Spring poem


The Pack

It’s useless now, to haul or kick them off; the hare’s
already stripped, ribs exposed like an un-clad boat,
and Cassie is belly deep in spattered bluebells.

An ex-racer, her back is marred where they said
a trap fell, though it’s likely a lack of insurance
explains the poor stitching.

The hare bolted from tall grass, through the wood,
greyhound and blue-eyed collie following,
blonde Lab and terriers in pursuit.

Now they’re blotched, calm, shod with blood.
One terrier shreds a muscled blackberry leg,
the other slathers bone. The collie watches,

nose on stained paws, as the greyhound
shucks the head, peels wet fur, inverts it
like a winter hat, tell-tale ears

rolled clean away. She licks
and shifts the skull with care,
swiftly mouths the brain.


From ‘The Great Animator’, (2017, Shoestring Press)



  1. Hi Roy, that’s such a potent experience reading about the Hare and the ambivalence that nature has with regard to life and survival. Working up in Stafford a couple of weeks ago, I went on a favourite walk that leads to a field with a group of resident Hares. There were around 10 in the field, some loafing in the evening Sun, others scooting around after each other, a real spring time event. I dozed off, waking up at dusk surrounded by damp grass, some of the Hares likewise. There’s also a group of resident Buzzards in the same area, who no doubt will be ripping the flesh from the bones of hares in the coming months. Best wishes, Tim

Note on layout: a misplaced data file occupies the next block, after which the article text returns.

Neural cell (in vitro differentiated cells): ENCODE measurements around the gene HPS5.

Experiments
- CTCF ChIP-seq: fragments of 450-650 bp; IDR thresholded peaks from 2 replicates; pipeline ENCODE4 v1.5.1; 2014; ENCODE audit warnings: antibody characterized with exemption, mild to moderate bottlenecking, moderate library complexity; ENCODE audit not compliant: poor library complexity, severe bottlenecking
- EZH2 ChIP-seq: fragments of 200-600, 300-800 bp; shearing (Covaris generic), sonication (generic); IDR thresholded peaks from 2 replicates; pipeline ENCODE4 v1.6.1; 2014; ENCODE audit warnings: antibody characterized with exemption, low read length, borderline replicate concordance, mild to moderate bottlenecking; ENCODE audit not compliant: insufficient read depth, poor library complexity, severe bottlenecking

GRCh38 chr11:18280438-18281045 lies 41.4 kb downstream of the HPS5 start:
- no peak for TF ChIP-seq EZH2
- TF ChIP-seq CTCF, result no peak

Liked by 1 person

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